Saudi Aramco and Total have signed a memorandum of understanding (MOU) to build a world-scale petrochemical complex at Al-Jubail, Saudi Arabia. The complex, located in the same industrial area as the companies’ Satorp joint venture, will be integrated downstream of the Satorp refinery. Aramco has 62.5% of Satorp and Total has 37.5%. The move is designed to exploit fully operational synergies.
The project will represent an investment of about $5 billion. The two partners are planning to start front-end engineering and design (FEED) in the third quarter of 2018.
The newly announced complex will comprise a mixed-feed cracker consuming 50% ethane and 50% refinery off-gas, with capacity for 1.5 million metric tons/year (MMt/y) of ethylene. The cracker will feed other petrochemical and specialty chemical plants representing an overall $4-billion investment by third-party investors.
The overall $9-billion project will create 8,000 local direct and indirect jobs. The project will produce more than 2.7 MMt/y of “high-value” chemicals, the companies say.
“This project illustrates our strategy of maximizing the integration of our large refining and petrochemical platforms and of expanding our petrochemical operations from low-cost feedstock, to take advantage of the fast-growing Asian polymer market,” says Patrick Pouyanné, chairman and CEO of Total. “[I]t will contribute to the Vision 2030 of [Saudi Arabia] by creating 8,000 jobs and bringing in new high-added-value technologies.”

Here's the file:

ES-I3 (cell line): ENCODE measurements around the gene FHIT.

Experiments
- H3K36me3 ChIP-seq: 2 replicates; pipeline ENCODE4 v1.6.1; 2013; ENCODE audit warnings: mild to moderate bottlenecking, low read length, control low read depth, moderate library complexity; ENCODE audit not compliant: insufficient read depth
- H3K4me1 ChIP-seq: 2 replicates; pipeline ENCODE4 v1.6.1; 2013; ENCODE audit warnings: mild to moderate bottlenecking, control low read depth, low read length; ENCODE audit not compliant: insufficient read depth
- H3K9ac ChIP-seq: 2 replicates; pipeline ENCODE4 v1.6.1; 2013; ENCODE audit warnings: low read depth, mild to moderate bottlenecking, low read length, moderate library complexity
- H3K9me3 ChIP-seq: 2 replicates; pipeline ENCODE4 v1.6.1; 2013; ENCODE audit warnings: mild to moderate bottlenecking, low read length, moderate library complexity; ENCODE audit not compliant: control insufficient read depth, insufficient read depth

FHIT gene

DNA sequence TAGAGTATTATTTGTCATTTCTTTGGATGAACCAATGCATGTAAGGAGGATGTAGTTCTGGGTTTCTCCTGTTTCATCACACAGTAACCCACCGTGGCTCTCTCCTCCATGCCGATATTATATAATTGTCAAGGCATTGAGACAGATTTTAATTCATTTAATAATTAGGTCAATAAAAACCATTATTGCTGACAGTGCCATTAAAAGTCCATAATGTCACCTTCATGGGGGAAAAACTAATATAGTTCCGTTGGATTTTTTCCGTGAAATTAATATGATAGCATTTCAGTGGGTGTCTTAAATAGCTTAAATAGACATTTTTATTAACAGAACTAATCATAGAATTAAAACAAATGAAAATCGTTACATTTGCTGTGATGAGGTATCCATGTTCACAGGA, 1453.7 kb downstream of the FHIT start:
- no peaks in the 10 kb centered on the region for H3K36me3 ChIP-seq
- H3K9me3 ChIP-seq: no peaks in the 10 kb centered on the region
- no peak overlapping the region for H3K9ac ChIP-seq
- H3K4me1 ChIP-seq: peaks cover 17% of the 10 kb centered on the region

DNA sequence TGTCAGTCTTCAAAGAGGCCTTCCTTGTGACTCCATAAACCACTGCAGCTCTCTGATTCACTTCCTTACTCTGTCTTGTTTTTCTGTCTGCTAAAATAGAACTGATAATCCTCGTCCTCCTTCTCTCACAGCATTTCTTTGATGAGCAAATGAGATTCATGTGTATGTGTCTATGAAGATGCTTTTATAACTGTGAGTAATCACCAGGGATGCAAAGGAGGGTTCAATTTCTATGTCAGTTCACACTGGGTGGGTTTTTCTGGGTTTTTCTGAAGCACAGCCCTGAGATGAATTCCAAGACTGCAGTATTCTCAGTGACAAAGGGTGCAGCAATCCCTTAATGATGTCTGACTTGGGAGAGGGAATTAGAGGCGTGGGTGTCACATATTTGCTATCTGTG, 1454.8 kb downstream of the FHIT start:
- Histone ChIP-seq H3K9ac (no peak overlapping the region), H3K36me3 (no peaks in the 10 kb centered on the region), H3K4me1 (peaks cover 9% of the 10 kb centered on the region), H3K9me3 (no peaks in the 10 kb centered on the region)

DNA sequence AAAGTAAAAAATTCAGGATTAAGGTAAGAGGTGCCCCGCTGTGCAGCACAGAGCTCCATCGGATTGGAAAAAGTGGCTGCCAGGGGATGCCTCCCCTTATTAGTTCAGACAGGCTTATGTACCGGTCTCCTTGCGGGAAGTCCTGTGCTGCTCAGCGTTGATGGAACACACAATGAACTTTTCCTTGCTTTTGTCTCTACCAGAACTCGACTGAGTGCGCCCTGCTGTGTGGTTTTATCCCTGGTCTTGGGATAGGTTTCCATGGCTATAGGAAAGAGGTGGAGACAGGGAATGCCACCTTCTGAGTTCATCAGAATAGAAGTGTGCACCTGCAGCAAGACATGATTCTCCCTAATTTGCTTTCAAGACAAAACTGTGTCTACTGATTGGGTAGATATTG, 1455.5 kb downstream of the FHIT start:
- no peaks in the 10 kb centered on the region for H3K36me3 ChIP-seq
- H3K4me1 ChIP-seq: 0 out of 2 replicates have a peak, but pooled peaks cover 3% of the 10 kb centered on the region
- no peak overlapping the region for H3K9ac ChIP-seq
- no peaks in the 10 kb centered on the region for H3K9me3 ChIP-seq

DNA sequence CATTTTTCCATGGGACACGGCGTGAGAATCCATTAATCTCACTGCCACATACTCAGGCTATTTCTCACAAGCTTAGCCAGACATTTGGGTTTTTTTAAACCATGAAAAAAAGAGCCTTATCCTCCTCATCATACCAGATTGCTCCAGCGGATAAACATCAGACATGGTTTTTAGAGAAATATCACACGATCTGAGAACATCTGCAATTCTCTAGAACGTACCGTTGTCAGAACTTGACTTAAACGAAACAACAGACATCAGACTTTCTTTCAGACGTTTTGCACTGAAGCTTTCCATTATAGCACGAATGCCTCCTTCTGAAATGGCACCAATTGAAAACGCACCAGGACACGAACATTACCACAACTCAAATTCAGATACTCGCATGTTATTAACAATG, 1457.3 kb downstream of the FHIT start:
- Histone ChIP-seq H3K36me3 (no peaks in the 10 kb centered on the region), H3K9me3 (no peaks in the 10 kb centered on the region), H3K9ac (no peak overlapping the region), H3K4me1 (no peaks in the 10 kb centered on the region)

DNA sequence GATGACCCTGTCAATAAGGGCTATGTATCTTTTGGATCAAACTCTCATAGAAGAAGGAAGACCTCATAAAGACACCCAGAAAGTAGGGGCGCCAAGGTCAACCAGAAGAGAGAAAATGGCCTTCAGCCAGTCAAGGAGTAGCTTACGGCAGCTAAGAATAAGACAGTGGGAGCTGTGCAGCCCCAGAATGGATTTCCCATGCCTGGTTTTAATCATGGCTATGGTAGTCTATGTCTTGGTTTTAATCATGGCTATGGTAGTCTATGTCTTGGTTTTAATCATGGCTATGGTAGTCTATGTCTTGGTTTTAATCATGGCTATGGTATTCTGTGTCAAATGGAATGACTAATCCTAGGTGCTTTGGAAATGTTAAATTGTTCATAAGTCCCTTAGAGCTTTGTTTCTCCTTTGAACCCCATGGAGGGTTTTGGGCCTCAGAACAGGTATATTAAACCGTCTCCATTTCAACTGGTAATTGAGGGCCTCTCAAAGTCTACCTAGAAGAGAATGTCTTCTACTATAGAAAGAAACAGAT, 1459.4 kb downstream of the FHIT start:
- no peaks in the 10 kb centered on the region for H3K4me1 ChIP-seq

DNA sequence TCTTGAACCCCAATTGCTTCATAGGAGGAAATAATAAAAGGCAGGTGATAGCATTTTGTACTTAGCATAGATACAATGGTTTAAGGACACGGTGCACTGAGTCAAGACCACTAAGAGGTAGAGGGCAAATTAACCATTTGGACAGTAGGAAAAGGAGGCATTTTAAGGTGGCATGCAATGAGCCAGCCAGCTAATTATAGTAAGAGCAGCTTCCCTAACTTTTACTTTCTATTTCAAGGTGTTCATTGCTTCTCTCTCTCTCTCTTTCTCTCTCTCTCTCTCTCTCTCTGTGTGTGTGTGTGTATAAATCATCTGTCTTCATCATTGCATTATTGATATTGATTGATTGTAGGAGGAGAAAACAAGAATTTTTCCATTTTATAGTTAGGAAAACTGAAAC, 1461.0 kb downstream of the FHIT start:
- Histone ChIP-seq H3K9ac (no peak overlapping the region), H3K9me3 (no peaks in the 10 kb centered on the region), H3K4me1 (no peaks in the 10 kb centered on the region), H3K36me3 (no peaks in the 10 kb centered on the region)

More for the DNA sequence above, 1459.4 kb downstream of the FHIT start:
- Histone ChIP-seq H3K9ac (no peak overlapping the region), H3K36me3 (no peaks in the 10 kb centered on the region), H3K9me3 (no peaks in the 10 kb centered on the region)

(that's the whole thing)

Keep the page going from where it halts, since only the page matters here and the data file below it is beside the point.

The MOU was signed Tuesday during an official visit by the crown prince of Saudi Arabia, Mohammed bin Salman, to Paris.
Satorp’s refining capacity has increased from 400,000 b/d at its start-up in 2014 to 440,000 b/d today, and it is recognized as one of the most efficient refineries in the world, Aramco says. Satorp also produces aromatics at the refinery.
By Francinia Protti-Alvarez
Source: Chemical Week
France has launched an offshore green hydrogen production platform at the country’s Port of Saint-Nazaire this week, along with its first offshore wind farm. The hydrogen plant, which its operators say is the world’s first facility of its type, coincides with the launch of another “first of its kind” facility in Sweden dedicated to storing hydrogen in an underground lined rock cavern (LRC).
The project sets up the Hydrogen Valley in Rome, the first industrial-scale technological hub for the development of the national supply chain for the production, transport, storage and use of hydrogen for the decarbonization of industrial processes and for sustainable mobility.
At first glance, hydrogen seems to be the perfect solution to our energy needs. It doesn’t produce any carbon dioxide when used. It can store energy for long periods of time. It doesn’t leave behind hazardous waste materials, like nuclear does. And it doesn’t require large swathes of land to be flooded, like hydroelectricity. Seems too good to be true. So…what’s the catch?